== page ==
Cervical specimens are taken as part of the NHS cervical screening programme (NHSCSP). Approximately 105,000 cervical cytology requests are processed by the cytology laboratory each year with specimens being processed from practices in the Brighton & Hove CCG, Coastal West Sussex CCG, Horsham and Mid Sussex CCG, Crawley CCG, Eastbourne, Hailsham and Seaford CCG, High Weald Lewes and Haven CCG, Hastings and Rother CCG and East Surrey CCG areas.
Since 1st January 2011 98% of cervical cytology specimens should be reported within 14 days of the specimen being taken.
The cytology department implemented NHSCSP, Human Papilloma Virus (HPV) Triage and Test of Cure pathways in August 2013. The HPV test is performed within the Cytology department at BSUH.
Information on the cervical screening programme including a number of publications can be found onwww.gov.uk/government/collections/cervical-screening-professional-guidance and http://www.cancerscreening.nhs.uk/cervical.
The laboratory is part of the South: Screening Quality Assurance Service (SQAS).
All personal information received is covered by the Data Protection Act. All staff within the department have received confidentiality training. Personal information is recorded on a secure computer system only accessible by laboratory staff.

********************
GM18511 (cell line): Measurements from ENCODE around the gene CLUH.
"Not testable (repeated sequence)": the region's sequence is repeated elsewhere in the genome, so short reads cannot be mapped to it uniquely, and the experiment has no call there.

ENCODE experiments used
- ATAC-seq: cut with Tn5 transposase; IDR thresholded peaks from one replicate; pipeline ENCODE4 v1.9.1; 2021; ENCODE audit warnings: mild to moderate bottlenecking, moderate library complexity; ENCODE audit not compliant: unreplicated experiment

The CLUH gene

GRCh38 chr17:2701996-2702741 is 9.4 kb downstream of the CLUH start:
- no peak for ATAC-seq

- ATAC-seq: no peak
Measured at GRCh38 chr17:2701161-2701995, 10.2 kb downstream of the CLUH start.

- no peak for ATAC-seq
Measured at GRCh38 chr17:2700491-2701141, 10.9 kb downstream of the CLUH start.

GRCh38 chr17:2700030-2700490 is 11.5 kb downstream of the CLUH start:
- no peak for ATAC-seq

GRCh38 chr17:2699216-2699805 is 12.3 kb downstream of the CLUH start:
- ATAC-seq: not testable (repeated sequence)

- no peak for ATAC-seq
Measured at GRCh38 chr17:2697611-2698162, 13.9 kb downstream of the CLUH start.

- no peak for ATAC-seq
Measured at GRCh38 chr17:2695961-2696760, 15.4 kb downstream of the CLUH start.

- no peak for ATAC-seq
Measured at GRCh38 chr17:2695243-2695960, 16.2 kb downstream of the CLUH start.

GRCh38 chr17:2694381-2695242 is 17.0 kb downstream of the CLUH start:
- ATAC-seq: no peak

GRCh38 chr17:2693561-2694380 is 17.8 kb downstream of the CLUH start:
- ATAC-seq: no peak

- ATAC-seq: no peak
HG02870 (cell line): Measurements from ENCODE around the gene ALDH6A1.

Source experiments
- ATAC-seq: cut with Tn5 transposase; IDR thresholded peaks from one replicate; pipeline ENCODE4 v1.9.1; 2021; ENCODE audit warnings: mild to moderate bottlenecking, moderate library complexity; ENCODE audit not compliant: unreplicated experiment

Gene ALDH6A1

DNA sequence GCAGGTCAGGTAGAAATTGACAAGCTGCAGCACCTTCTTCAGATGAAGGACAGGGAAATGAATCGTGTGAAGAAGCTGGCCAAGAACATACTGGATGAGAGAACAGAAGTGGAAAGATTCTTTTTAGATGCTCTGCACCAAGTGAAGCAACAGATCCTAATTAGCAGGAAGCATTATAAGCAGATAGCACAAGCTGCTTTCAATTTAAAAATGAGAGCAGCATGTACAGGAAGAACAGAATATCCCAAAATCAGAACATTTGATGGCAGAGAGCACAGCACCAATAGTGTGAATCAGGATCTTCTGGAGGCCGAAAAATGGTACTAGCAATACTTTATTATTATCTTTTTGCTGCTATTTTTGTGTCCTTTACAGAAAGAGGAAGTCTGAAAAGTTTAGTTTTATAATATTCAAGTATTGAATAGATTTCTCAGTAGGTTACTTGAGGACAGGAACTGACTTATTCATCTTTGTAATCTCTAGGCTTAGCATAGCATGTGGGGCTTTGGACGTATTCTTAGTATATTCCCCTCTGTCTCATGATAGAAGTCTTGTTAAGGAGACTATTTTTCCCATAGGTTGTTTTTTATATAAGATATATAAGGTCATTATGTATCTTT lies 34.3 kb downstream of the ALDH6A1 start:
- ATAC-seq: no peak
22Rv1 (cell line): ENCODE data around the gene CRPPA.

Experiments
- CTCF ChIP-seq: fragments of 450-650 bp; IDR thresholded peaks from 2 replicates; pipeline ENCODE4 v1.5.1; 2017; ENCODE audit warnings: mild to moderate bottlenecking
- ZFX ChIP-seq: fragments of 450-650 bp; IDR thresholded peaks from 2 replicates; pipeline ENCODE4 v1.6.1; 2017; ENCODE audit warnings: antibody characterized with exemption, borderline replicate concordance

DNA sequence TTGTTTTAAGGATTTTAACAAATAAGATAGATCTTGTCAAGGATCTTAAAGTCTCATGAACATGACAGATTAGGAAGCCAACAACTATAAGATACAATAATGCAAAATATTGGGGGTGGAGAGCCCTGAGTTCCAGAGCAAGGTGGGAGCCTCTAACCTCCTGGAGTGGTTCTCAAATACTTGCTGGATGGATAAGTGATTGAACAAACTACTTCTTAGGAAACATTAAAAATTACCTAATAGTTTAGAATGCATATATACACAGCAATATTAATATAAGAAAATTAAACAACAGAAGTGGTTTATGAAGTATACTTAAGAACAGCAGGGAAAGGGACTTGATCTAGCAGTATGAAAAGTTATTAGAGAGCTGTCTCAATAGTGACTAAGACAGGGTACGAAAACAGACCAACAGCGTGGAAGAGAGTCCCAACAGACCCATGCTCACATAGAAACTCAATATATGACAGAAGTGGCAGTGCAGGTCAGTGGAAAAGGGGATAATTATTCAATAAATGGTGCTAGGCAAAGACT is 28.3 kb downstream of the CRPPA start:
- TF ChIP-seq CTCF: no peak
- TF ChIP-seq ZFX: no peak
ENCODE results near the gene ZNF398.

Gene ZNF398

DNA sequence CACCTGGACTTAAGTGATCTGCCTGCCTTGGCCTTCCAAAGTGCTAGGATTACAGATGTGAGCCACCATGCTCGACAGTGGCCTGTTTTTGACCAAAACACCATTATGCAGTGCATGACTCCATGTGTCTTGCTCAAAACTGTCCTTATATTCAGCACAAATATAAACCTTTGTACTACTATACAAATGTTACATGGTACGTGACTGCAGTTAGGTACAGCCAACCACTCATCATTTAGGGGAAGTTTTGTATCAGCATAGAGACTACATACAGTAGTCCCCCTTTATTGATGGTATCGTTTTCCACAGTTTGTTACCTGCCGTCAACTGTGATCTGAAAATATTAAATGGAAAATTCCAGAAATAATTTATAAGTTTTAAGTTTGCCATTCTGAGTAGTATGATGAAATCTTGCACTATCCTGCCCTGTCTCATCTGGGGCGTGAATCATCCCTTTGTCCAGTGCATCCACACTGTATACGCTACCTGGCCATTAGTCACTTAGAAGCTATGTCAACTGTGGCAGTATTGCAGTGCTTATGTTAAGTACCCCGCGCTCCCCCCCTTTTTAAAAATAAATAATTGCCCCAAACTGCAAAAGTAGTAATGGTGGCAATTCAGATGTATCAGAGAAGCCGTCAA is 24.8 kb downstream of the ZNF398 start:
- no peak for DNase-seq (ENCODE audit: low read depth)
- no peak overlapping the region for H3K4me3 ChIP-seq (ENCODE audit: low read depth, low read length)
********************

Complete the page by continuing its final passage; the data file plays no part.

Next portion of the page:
When receiving a cervical specimen, it is important that sufficient relevant clinical information is given. Relevant clinical information includes:
- Date of last specimen.
- Whether the patient is pregnant/post natal.
- Details of any hormones including contraception.
- IUCD in situ.
- Any symptoms of abnormal bleeding.
- Any previous abnormal specimens.
- Any previous treatment.
This will help in the interpretation of the cervical specimen and also ensure that the correct follow up management is given.
Individuals taking cervical specimens must have attended a specimen taker course and completed their training logbook. Before taking specimens they must register as specimen takers with the Screening and Immunisation team (PHE).
A cervical sample taking resource pack and toolkit should be available within GP practices and hospital clinics for guidance on taking the specimen.